At Colgate, President Jeffrey Herbst has already taken similar steps towards repairing the university’s relations with the alumni organization, A Better Colgate (ABC). The organization, which is led by a group of prominent alumni, lists grievances against Colgate ranging from high tuition costs to representation on the Board of Trustees to high spending on capital projects, such as the Case Library and Geyer Center for Information Technology. The organization demands that the Board of Trustees allow alumni to vote on policy makers for Colgate and calls for, “better transparency, better accountability and better alumni participation.” More than 1,400 alumni have signed the petition for ABC citing various reasons, not the least of which is Colgate’s 2005 decision to buy back all Greek houses on Broad Street. Many alumni who have signed the petition will withhold donations from Colgate each year until they feel that their questions and concerns about the University have been sufficiently answered.
Former President Rebecca Chopp failed to mend relations with disgruntled alumni, despite meeting with leaders from ABC on several occasions. The reconciliation of Colgate with its alumni is imperative if Colgate wants to be competitive as one of America’s elite educational institutions. Colgate already has a significantly smaller endowment when compared with its peer schools and cannot afford any lapse in alumni giving. Prolonged fights with large groups of alumni, who care enough about their alma mater to contribute to a rival organization, can be deadly for a small, rural university such as Colgate. In recent years, tuition has slowly but surely risen while the national ranking of our university has fallen. While this trend continues, Colgate must realize that the time for reconciliation is now and delays could be costly.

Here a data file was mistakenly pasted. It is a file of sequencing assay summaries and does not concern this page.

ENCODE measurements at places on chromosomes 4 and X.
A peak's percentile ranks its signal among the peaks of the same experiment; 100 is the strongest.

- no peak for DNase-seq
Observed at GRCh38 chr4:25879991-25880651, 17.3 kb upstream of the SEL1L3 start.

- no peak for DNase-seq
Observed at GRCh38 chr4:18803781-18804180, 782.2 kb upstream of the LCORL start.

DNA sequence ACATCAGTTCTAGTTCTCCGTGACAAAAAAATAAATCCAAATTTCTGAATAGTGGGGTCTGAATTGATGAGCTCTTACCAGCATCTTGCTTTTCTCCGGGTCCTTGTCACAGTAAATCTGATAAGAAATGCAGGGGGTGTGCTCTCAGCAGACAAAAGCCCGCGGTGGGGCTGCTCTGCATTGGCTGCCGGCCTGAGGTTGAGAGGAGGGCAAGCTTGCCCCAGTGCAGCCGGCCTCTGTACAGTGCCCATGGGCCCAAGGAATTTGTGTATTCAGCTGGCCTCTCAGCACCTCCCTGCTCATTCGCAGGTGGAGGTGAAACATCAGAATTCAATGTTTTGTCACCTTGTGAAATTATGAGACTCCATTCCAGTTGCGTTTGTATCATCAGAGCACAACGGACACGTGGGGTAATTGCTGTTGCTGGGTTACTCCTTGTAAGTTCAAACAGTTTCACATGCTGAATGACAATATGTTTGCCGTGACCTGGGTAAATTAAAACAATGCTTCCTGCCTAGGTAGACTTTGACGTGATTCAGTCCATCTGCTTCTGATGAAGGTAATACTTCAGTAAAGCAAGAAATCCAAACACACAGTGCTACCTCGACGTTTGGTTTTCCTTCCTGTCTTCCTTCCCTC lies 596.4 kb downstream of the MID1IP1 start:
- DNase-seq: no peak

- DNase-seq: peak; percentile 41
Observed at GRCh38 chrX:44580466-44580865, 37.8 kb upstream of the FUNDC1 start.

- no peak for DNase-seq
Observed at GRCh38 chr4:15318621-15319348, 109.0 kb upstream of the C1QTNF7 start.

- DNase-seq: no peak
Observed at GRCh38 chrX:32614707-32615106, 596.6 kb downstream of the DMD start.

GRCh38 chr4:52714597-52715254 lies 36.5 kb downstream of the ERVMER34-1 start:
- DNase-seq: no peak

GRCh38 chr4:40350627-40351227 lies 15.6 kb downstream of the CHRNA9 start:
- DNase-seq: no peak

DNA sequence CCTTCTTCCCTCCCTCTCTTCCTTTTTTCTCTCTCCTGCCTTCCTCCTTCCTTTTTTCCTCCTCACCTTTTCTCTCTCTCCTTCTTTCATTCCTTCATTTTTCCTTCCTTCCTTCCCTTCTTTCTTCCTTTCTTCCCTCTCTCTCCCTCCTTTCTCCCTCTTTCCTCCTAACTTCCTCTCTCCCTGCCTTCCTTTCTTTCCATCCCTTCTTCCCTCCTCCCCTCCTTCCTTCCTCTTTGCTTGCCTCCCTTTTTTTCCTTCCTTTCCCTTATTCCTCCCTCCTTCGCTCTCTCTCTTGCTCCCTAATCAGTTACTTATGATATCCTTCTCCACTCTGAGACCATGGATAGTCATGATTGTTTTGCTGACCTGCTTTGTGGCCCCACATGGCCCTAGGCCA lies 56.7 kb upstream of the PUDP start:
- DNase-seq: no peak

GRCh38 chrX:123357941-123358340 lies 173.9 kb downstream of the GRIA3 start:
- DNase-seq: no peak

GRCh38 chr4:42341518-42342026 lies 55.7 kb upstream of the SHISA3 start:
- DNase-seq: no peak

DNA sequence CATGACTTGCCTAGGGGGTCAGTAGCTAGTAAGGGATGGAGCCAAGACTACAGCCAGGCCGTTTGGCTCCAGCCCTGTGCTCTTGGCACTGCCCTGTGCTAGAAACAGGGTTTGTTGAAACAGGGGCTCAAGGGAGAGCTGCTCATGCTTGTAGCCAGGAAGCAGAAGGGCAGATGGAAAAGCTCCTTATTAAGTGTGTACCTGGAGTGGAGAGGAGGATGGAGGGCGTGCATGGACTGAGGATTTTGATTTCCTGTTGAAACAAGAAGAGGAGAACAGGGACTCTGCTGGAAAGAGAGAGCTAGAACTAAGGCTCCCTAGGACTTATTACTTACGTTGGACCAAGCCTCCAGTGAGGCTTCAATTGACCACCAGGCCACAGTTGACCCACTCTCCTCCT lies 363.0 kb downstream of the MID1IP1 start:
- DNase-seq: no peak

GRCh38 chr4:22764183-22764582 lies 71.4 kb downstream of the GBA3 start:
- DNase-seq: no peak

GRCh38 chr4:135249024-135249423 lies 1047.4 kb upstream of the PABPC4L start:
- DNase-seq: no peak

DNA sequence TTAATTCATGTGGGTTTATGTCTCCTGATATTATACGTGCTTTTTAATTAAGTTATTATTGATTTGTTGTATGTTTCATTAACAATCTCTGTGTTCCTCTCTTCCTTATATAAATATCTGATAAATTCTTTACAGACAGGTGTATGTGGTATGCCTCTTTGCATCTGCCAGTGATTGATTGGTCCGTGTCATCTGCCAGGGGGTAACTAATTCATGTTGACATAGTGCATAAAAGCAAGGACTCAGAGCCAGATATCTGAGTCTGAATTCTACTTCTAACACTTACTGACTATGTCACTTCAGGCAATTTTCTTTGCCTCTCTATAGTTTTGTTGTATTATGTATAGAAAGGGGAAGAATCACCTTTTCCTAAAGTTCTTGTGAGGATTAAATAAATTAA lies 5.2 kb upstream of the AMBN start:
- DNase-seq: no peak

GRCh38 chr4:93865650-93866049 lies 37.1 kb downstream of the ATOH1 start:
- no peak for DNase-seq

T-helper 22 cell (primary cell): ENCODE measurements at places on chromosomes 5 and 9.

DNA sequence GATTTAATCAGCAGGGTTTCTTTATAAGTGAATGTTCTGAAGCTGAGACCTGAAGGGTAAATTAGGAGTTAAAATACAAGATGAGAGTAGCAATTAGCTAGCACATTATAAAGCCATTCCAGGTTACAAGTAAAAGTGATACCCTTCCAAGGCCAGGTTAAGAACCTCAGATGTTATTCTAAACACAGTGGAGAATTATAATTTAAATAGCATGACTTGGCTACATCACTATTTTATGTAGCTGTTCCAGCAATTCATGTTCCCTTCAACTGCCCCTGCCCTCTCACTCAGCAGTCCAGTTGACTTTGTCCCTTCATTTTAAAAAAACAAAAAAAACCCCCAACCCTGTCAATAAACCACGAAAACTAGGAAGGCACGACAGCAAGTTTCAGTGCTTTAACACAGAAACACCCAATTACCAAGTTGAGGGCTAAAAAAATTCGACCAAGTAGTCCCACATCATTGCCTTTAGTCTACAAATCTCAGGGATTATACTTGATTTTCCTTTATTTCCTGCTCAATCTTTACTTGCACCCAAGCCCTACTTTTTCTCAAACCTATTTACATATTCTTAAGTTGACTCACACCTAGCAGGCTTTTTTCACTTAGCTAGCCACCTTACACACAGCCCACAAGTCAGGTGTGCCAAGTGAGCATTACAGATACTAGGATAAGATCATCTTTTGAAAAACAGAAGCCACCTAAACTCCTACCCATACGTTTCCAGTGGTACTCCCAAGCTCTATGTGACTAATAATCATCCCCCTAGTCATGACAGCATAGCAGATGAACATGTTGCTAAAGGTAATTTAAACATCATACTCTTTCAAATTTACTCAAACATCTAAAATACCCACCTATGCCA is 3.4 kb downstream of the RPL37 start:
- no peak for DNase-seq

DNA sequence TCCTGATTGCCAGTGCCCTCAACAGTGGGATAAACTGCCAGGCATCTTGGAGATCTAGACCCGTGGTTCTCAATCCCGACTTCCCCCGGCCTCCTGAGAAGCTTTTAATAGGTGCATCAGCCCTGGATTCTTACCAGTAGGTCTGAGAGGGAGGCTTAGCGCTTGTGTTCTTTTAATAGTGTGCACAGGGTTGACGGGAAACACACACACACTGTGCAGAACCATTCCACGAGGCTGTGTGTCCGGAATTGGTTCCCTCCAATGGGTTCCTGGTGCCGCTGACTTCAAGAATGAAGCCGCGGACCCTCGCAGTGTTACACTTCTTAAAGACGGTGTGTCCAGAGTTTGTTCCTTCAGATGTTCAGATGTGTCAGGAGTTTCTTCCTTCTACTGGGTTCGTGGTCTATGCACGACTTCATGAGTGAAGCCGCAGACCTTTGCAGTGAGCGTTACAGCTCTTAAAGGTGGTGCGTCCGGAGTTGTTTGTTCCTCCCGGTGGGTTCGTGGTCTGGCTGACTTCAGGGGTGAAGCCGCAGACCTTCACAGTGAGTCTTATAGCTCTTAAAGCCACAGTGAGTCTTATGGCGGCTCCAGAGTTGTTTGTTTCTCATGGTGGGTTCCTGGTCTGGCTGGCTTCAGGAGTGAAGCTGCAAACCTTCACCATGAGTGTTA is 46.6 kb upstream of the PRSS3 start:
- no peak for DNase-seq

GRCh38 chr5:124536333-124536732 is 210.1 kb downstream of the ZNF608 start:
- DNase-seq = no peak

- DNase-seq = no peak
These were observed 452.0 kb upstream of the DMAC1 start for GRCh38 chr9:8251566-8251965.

In the Herbst era, there is new reason for hope. The reconciliation process with ABC has finally begun. In an interview with the Maroon-News in August, Herbst reported that constructive talks with ABC have begun, saying, “We are reconciling. That process has begun and we are going to work constructively with ABC.”